Previous blog: Administrative costs are killing U.S. healthcare

 

Clearly, UnitedHealthcare’s statements were intended to get attention, and they were successful. It  remains to be seen if the complaints about how patients are allowed to enter and exit the market will result in any changes in the program. We certainly saw multiple co-ops close last year, which leaves customers having to choose providers in a new network. 

The government has not held up its end of the bargain to reimburse losses for the first three years to help these payers.  This year they were told that there is only enough money to cover 12.5% of their losses.

More likely, UnitedHealth had something else up its sleeve. In January, Blankenhorn pointed out  the most likely plan, which was not to leave the exchanges, exactly.  In Seeking Alpha he says UNH is adapting to the new environment of the ACA by delivering service, not just insurance, through a new unit called Harken Health.

“It's called a start-up but it is, in fact, a subsidiary,” Blankenhorn says. “It was put together by a UnitedHealth executive named Ton Vanderheyden, whose job is now CEO of Harken.”

UnitedHealth is attempting to model a product similar to Kaiser Permanente by having a very limited market and providing clinics in retail centers which are convenient to patients. All physicians are employees and having really good technology, adherence to best practice standards is not optional.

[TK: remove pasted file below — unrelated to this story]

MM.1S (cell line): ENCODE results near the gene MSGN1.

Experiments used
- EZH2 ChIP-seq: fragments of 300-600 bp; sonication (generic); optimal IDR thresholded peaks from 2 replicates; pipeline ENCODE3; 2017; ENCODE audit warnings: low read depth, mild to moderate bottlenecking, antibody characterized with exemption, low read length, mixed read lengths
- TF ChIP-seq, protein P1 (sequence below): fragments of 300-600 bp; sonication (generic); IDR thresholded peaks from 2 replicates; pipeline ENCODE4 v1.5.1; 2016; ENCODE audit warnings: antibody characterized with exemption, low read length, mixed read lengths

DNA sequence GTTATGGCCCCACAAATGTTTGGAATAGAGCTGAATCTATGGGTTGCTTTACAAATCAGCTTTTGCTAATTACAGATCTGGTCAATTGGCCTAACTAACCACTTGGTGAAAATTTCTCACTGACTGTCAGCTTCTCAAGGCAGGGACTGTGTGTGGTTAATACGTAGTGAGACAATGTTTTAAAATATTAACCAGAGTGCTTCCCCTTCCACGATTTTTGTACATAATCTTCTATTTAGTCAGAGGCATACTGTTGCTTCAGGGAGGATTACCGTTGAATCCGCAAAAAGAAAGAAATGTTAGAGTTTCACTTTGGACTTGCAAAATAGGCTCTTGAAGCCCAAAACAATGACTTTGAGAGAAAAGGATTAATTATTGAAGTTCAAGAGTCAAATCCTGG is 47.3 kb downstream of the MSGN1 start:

They have already demonstrated they can make money with this model through their OptumHealth Unit.  This unit has purchased Medicare and Medicaid practices and shown they can operate at a profit. 

Next: Will any of this make a difference i the ACA exchange plan regulations?

 

If this new model can be successful with the exchange products, then UnitedHealth can throw their political weight around by threatening to leave the exchanges. There are still problems with the structure that allows patients to not pay premiums on a policy purchased on one of the insurance exchanges for a variety of reasons. It allows some subscribers, who become ill, to re-enter the exchange without paying premiums the whole year. 

UnitedHealth pulled back marketing its ACA products at the end of last year’s open enrollment, and have already announced that they will leave most of the exchanges in 2017.

 

Related: Who is ruining the healthcare system?

 

However, according to Blankenhorn, it is building Harken clinics in the states where they are leaving the ACA exchanges so they will still have a presence.

Will any of this make a difference in the ACA Exchange plan regulations?

Humana is now evaluating further pull back from the ACA market as it continues to prepare a merge with Aetna. They made substantial changes in the exchange market for 2016 by eliminating most of their PPO products and leaving only HMO products that have a narrower market. Blue Cross also eliminated all of its PPO products from the exchange market and left its HMO product that pays lower fees and has a more limited provider network. So many patients are again being required to change physicians.

Is the ACA unraveling?  We will have to wait and see if these challenges can be addressed.  There is a risk that premiums for plans in the exchanges have to increase so much that the government cannot afford to sustain subsidies for purchasing exchange plans.

Thus far in 2016 only 11 of the 23 CO-OPs have survived financially. Elections later this year will bring more attention to this and other issues surrounding the survival of the ACA and the  exchange regulations.